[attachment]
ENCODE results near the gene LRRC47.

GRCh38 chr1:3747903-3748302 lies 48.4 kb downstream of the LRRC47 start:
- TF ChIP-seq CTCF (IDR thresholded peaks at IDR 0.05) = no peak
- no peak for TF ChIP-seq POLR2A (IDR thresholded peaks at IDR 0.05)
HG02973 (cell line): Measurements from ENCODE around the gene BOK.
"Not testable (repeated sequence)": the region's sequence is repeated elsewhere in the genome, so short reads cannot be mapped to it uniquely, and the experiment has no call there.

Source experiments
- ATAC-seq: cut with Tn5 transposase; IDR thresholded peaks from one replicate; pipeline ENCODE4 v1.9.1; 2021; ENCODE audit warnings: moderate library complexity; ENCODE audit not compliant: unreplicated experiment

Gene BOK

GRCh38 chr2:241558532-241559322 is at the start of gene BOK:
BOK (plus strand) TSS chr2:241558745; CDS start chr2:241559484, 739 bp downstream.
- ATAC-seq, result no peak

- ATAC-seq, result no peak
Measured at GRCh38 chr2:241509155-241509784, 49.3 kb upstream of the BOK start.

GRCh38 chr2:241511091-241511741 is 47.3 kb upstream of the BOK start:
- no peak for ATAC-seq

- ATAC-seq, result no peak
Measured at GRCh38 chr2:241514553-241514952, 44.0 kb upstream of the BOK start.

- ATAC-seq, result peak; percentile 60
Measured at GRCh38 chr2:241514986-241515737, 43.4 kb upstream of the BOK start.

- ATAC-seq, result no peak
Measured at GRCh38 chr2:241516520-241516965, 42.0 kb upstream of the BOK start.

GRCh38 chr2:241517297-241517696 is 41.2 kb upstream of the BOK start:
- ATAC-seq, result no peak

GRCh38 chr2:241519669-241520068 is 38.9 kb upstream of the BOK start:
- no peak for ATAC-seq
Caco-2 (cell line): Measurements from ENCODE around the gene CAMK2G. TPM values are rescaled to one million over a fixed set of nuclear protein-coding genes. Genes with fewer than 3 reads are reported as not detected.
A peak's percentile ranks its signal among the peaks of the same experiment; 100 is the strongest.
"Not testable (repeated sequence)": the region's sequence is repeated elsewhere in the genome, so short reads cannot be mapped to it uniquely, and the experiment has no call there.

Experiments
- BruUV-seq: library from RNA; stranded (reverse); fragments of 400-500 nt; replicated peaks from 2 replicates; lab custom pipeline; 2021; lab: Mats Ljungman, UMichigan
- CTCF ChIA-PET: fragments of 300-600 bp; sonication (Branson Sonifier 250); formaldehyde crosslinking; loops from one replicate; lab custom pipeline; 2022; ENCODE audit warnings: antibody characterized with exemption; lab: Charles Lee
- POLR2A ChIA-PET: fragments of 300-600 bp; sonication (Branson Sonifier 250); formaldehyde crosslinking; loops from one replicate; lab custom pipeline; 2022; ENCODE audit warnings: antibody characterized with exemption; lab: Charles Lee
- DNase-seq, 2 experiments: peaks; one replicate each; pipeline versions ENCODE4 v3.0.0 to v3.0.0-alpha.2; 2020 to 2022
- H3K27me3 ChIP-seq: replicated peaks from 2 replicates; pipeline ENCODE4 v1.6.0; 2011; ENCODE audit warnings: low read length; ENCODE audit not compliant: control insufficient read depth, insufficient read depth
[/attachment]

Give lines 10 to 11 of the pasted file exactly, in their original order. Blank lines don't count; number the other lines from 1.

GRCh38 chr2:241558532-241559322 is at the start of gene BOK:
BOK (plus strand) TSS chr2:241558745; CDS start chr2:241559484, 739 bp downstream.